9, 19, 21, 25, 31, 35 & 41 of the Selection List) and another eleven
(candidates at Sl.Nos.54, 61, 62, 63, 66, 74, 75, 77, 78, 79 & 80 of the
Selection List) included under reservation quota for 'General Category-Women'.
This is clearly impermissible. The process of selections made by RPSC amounts
to treating the 20% reservation for women as a vertical reservation, instead of
being a horizontal reservation within the vertical reservation.
10. Similarly, we find that in regard to 24 posts for OBC, 19 candidates
were selected by RPSC in accordance with merit from among OBC candidates which
included three woman candidates. Thereafter, another five women were selected
under the category of 'OBC - Women', instead of adding only two which was the
shortfall. Thus there were in all 8 women candidates, among the 24 OBC
candidates found in the Selection List. The proper course was to list 24 OBC
candidates as per the merit and then find out number of woman candidates among
them, and only fill the shortfall to make up the quota of five for woman.
11. The appellants' grievance that the selection process adopted by RPSC was
contrary to the reservations policy contained in Rule 9(3) is justified.
But the question is whether the entire selection should be set aside and
whether all appellants should be granted relief. On completion of the selection
process, 97 candidates were appointed in the year 2002 and have been serving as
Judicial Officers for more than five years. There has also been a subsequent
selection and appointments in the year 2005. Further all the selected
candidates are not impleaded as parties. Even from among the original ten writ
petitioners, only seven are before us. On the facts and circumstances, we do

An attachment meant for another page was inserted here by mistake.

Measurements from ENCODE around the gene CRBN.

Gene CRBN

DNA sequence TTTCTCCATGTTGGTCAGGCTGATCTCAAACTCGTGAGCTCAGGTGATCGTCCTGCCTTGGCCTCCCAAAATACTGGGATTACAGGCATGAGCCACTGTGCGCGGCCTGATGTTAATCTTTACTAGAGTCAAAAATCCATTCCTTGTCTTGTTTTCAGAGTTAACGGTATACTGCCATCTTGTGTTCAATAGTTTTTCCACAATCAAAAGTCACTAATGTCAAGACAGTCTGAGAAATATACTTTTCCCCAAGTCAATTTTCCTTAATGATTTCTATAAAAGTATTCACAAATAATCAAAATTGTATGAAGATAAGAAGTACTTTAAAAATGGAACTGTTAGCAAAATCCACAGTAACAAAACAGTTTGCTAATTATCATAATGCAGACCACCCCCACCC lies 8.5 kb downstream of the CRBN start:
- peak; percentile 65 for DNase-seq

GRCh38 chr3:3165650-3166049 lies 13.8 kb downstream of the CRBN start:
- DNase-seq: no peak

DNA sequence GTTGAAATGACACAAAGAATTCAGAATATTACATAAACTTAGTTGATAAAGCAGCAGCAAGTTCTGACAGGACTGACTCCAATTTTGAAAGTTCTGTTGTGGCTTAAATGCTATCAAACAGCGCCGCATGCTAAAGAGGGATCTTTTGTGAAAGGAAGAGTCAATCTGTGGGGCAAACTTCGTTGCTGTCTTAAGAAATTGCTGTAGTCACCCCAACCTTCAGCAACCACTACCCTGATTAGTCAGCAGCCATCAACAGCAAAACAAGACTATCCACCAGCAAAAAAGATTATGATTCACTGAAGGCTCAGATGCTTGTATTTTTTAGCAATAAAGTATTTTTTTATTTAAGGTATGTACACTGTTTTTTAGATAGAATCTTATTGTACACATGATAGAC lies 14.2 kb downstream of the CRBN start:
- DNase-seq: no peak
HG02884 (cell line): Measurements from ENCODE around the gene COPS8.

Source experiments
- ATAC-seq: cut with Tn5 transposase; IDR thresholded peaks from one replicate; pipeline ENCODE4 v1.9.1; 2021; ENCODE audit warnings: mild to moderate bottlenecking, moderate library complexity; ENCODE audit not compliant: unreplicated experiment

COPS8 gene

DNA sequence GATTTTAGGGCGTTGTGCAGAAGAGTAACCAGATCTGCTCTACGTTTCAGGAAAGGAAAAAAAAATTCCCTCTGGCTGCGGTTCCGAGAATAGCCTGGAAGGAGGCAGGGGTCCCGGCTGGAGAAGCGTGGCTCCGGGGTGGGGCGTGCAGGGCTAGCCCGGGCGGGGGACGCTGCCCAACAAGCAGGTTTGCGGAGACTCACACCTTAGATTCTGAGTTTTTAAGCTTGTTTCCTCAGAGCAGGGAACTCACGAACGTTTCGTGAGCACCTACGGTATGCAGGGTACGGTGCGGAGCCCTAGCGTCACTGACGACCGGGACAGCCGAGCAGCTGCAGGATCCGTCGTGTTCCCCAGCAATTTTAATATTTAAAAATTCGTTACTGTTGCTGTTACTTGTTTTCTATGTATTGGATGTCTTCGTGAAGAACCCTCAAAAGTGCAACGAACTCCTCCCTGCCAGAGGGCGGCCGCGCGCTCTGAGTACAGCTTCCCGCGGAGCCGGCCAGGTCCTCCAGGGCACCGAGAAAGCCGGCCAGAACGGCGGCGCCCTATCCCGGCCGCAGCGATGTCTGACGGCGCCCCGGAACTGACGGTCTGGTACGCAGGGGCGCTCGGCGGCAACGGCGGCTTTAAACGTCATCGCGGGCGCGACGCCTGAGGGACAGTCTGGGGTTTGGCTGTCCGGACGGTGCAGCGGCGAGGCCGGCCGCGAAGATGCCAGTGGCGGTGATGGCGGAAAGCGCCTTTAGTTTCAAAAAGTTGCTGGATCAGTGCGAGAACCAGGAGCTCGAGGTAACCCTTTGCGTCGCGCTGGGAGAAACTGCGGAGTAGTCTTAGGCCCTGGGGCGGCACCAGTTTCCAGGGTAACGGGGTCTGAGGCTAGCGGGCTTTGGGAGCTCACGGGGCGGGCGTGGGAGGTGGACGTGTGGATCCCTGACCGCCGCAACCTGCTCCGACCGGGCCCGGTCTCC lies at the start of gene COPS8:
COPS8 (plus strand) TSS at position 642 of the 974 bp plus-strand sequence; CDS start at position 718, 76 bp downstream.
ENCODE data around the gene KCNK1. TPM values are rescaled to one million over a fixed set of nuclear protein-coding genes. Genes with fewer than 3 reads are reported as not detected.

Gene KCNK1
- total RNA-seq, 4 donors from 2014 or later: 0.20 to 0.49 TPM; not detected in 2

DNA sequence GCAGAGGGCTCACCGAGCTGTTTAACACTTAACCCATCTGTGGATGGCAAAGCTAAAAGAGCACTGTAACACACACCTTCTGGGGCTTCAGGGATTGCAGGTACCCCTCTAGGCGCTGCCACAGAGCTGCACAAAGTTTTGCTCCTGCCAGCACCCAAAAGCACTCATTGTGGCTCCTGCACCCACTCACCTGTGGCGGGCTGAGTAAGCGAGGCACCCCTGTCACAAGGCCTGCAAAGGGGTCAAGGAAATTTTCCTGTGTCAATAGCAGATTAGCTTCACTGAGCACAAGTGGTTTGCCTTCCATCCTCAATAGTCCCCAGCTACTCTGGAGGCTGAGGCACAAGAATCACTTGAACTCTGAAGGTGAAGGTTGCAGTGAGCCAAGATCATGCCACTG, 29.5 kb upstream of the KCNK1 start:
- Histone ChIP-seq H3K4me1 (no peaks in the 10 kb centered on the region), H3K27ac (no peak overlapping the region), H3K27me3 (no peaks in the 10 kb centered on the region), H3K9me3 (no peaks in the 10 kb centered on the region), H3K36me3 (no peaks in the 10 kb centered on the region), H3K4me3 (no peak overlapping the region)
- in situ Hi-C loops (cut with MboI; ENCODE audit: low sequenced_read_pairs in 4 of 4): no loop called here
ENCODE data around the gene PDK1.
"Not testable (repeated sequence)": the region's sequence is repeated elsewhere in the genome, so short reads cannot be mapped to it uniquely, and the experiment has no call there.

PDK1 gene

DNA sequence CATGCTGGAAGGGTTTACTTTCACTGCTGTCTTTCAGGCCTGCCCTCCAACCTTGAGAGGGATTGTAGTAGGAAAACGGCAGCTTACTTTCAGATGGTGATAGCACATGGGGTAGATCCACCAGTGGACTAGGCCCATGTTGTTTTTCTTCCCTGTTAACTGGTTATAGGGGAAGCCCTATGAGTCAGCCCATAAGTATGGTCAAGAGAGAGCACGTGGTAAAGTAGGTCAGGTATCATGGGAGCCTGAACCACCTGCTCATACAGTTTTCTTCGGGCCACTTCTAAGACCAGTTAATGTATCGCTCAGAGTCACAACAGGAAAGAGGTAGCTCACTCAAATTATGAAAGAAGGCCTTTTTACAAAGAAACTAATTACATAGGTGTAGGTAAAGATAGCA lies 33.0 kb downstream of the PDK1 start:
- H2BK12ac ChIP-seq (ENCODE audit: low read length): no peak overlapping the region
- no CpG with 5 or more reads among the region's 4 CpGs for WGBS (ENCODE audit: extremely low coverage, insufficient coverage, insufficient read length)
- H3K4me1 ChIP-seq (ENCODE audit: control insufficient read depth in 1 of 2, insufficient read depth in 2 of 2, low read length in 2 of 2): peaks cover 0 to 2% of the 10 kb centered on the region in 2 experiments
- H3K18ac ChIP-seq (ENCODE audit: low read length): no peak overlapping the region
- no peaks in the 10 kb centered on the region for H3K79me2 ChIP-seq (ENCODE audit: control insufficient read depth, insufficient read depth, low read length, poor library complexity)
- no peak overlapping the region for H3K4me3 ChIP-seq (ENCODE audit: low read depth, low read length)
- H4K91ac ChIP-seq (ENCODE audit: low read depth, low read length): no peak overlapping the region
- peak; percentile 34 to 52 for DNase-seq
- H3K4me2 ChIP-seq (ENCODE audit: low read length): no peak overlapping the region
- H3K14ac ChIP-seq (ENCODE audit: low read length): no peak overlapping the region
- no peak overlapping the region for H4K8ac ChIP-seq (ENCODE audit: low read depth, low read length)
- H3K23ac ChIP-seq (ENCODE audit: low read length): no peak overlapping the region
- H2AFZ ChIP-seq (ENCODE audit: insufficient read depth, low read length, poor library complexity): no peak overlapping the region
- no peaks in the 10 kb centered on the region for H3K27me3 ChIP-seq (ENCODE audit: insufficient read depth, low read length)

not propose to disturb the selection list dated 30.12.2001 or interfere with
the appointments already made in pursuance of it. We will only consider whether
the appellants before us are entitled to relief. We find that even if the
selection list had been prepared by applying horizontal reservation properly,
only the appellant (Rajesh Kumar Daria) in this appeal, and appellant Nos.3 and
6 in the connected appeal (Mohan Lal Soni and Sunil Kumar Gupta) will get
selected. The other appellants were not eligible to be selected.
12. In view of the above and in view of available vacancies, we deem it just
and proper to accommodate those three candidates without disturbing the
selections and appointments already made, to do complete justice, in the following
12.1) Sunil Kumar Gupta (general category candidate with 184 marks) and
Mohan Lal Soni (OBC candidate with 169 marks), who ought to have been selected
in the 2001 selection list, and who were denied appointment in view of excess
selection of women candidates, shall be deemed to have been selected by RPSC.
As a consequence, necessary letters of appointment shall be issued to them.
Their seniority for all purposes will however be counted only from the date of
12.2) Rajesh Kumar Daria (OBC candidate with 171 marks) was also not
selected because of the selection of excess women candidates. He ought to have
been selected and appointed in the 2001 selection. We are told that Rajesh
Kumar Daria got selected in the subsequent 2005 examination and was appointed
in the Rajasthan Judicial Service on 12.2.2005. Considering the above fact, we
direct that he should be given his position in the 2001 selection list.
Interests of justice would be served if he is placed as the last candidate in
the 2001 selection list. As he worked from 12.2.2005, we make it clear that
such retrospective seniority will not entitle him to any monetary benefits, but
will only be counted for promotions and pensionary benefits.
13. The appeals are allowed accordingly in part and the order of the High
Court is set aside insofar as the said three appellants.